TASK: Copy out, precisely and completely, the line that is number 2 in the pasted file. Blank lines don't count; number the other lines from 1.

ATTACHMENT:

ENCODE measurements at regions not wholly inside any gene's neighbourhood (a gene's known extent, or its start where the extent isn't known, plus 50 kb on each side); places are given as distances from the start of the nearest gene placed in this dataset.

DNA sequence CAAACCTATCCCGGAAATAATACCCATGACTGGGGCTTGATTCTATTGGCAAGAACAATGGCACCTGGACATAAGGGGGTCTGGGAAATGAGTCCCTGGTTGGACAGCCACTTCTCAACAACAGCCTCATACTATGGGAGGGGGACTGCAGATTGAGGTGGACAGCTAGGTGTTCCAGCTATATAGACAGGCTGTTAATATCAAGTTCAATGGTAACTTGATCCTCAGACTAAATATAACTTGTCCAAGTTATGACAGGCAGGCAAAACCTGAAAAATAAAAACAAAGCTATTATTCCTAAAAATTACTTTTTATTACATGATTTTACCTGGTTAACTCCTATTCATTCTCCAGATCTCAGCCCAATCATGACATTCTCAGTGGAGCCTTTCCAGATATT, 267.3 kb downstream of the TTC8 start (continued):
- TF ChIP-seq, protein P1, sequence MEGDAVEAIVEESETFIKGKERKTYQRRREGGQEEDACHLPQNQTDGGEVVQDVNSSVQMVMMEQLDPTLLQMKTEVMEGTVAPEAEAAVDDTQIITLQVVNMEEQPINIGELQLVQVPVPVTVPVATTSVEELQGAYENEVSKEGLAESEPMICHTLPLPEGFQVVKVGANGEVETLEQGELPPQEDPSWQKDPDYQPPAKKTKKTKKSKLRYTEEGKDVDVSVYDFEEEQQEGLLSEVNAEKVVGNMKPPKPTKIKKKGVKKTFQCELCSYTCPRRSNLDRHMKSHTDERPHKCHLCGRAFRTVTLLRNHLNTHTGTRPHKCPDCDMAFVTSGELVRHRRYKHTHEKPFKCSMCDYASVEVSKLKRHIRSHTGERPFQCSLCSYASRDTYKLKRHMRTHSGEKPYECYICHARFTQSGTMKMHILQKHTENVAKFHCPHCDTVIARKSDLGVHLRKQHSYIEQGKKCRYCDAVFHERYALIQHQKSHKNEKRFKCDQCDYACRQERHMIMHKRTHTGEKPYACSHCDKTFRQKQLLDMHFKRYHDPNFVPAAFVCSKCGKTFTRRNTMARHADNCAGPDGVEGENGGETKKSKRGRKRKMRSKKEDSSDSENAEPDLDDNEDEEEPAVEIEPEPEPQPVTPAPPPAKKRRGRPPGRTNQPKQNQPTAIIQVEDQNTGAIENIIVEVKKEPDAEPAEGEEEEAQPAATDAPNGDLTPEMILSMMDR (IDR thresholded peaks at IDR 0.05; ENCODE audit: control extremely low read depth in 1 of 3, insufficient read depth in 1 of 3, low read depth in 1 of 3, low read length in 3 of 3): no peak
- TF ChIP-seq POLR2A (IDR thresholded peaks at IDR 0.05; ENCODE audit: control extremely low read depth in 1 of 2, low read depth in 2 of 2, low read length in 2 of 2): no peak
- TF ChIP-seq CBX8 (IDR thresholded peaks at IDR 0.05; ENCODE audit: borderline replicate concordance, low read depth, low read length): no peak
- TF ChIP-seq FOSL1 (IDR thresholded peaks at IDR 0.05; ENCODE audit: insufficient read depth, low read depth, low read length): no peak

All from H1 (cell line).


DNA sequence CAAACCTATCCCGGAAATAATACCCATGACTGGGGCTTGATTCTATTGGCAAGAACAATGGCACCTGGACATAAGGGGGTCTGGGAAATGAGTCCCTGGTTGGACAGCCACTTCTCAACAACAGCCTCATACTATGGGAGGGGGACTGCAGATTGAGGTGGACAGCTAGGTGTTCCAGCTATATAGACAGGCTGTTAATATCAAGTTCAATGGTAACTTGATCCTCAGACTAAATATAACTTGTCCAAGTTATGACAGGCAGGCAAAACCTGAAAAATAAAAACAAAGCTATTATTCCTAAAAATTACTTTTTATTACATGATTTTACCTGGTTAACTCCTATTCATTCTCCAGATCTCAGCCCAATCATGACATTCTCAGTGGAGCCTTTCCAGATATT, 267.3 kb downstream of the TTC8 start (continued):